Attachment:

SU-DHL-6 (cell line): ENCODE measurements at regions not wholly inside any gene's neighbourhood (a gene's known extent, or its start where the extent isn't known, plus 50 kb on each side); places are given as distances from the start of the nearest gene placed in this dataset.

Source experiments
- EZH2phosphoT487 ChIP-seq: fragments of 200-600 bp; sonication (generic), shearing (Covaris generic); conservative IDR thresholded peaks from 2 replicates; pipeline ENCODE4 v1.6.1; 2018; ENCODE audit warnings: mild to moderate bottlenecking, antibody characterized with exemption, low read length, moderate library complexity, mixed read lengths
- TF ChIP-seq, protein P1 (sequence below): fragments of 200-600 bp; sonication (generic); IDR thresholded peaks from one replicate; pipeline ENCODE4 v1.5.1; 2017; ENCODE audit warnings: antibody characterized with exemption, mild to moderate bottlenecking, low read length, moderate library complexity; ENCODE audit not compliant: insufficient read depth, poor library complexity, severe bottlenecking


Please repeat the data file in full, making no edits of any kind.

SU-DHL-6 (cell line): ENCODE measurements at regions not wholly inside any gene's neighbourhood (a gene's known extent, or its start where the extent isn't known, plus 50 kb on each side); places are given as distances from the start of the nearest gene placed in this dataset.

Source experiments
- EZH2phosphoT487 ChIP-seq: fragments of 200-600 bp; sonication (generic), shearing (Covaris generic); conservative IDR thresholded peaks from 2 replicates; pipeline ENCODE4 v1.6.1; 2018; ENCODE audit warnings: mild to moderate bottlenecking, antibody characterized with exemption, low read length, moderate library complexity, mixed read lengths
- TF ChIP-seq, protein P1 (sequence below): fragments of 200-600 bp; sonication (generic); IDR thresholded peaks from one replicate; pipeline ENCODE4 v1.5.1; 2017; ENCODE audit warnings: antibody characterized with exemption, mild to moderate bottlenecking, low read length, moderate library complexity; ENCODE audit not compliant: insufficient read depth, poor library complexity, severe bottlenecking